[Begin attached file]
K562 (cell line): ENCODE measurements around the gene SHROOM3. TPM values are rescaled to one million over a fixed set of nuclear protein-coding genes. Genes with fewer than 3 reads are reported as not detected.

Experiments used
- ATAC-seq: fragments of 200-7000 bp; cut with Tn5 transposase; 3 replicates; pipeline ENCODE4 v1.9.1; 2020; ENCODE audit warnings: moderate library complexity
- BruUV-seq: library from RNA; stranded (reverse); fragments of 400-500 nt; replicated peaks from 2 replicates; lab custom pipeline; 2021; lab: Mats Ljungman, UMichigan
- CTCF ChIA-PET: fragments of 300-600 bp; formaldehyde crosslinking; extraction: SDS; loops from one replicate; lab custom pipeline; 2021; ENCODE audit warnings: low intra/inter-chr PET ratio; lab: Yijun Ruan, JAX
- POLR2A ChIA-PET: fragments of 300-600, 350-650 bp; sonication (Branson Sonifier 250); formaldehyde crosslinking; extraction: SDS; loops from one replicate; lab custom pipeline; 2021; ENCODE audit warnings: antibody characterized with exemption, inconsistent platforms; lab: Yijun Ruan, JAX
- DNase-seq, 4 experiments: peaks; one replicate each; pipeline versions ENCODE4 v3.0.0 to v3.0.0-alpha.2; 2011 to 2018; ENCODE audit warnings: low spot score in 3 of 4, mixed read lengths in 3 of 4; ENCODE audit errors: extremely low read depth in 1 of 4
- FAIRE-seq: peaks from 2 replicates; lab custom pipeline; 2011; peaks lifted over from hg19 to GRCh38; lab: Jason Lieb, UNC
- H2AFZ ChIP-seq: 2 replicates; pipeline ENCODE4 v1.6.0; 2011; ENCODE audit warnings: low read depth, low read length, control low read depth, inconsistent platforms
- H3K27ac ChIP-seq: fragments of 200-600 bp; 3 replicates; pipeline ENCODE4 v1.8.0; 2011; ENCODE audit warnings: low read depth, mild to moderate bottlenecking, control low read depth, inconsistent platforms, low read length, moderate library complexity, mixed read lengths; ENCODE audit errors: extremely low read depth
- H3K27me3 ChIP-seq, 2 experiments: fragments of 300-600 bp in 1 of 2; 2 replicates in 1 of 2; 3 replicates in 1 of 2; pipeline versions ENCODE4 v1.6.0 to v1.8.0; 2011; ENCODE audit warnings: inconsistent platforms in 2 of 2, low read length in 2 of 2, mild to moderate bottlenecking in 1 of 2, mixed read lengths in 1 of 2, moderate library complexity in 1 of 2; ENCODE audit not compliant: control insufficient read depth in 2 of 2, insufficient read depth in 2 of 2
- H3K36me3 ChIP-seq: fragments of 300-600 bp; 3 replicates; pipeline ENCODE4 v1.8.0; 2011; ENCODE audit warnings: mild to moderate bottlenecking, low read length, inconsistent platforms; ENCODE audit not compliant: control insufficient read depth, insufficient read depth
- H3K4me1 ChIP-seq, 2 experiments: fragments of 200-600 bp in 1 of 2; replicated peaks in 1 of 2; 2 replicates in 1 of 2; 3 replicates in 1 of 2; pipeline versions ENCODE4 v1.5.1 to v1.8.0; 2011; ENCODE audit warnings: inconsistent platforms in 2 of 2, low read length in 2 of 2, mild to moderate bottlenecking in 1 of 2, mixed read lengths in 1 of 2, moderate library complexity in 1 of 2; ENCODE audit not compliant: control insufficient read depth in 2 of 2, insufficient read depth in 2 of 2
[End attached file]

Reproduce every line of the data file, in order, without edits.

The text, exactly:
K562 (cell line): ENCODE measurements around the gene SHROOM3. TPM values are rescaled to one million over a fixed set of nuclear protein-coding genes. Genes with fewer than 3 reads are reported as not detected.

Experiments used
- ATAC-seq: fragments of 200-7000 bp; cut with Tn5 transposase; 3 replicates; pipeline ENCODE4 v1.9.1; 2020; ENCODE audit warnings: moderate library complexity
- BruUV-seq: library from RNA; stranded (reverse); fragments of 400-500 nt; replicated peaks from 2 replicates; lab custom pipeline; 2021; lab: Mats Ljungman, UMichigan
- CTCF ChIA-PET: fragments of 300-600 bp; formaldehyde crosslinking; extraction: SDS; loops from one replicate; lab custom pipeline; 2021; ENCODE audit warnings: low intra/inter-chr PET ratio; lab: Yijun Ruan, JAX
- POLR2A ChIA-PET: fragments of 300-600, 350-650 bp; sonication (Branson Sonifier 250); formaldehyde crosslinking; extraction: SDS; loops from one replicate; lab custom pipeline; 2021; ENCODE audit warnings: antibody characterized with exemption, inconsistent platforms; lab: Yijun Ruan, JAX
- DNase-seq, 4 experiments: peaks; one replicate each; pipeline versions ENCODE4 v3.0.0 to v3.0.0-alpha.2; 2011 to 2018; ENCODE audit warnings: low spot score in 3 of 4, mixed read lengths in 3 of 4; ENCODE audit errors: extremely low read depth in 1 of 4
- FAIRE-seq: peaks from 2 replicates; lab custom pipeline; 2011; peaks lifted over from hg19 to GRCh38; lab: Jason Lieb, UNC
- H2AFZ ChIP-seq: 2 replicates; pipeline ENCODE4 v1.6.0; 2011; ENCODE audit warnings: low read depth, low read length, control low read depth, inconsistent platforms
- H3K27ac ChIP-seq: fragments of 200-600 bp; 3 replicates; pipeline ENCODE4 v1.8.0; 2011; ENCODE audit warnings: low read depth, mild to moderate bottlenecking, control low read depth, inconsistent platforms, low read length, moderate library complexity, mixed read lengths; ENCODE audit errors: extremely low read depth
- H3K27me3 ChIP-seq, 2 experiments: fragments of 300-600 bp in 1 of 2; 2 replicates in 1 of 2; 3 replicates in 1 of 2; pipeline versions ENCODE4 v1.6.0 to v1.8.0; 2011; ENCODE audit warnings: inconsistent platforms in 2 of 2, low read length in 2 of 2, mild to moderate bottlenecking in 1 of 2, mixed read lengths in 1 of 2, moderate library complexity in 1 of 2; ENCODE audit not compliant: control insufficient read depth in 2 of 2, insufficient read depth in 2 of 2
- H3K36me3 ChIP-seq: fragments of 300-600 bp; 3 replicates; pipeline ENCODE4 v1.8.0; 2011; ENCODE audit warnings: mild to moderate bottlenecking, low read length, inconsistent platforms; ENCODE audit not compliant: control insufficient read depth, insufficient read depth
- H3K4me1 ChIP-seq, 2 experiments: fragments of 200-600 bp in 1 of 2; replicated peaks in 1 of 2; 2 replicates in 1 of 2; 3 replicates in 1 of 2; pipeline versions ENCODE4 v1.5.1 to v1.8.0; 2011; ENCODE audit warnings: inconsistent platforms in 2 of 2, low read length in 2 of 2, mild to moderate bottlenecking in 1 of 2, mixed read lengths in 1 of 2, moderate library complexity in 1 of 2; ENCODE audit not compliant: control insufficient read depth in 2 of 2, insufficient read depth in 2 of 2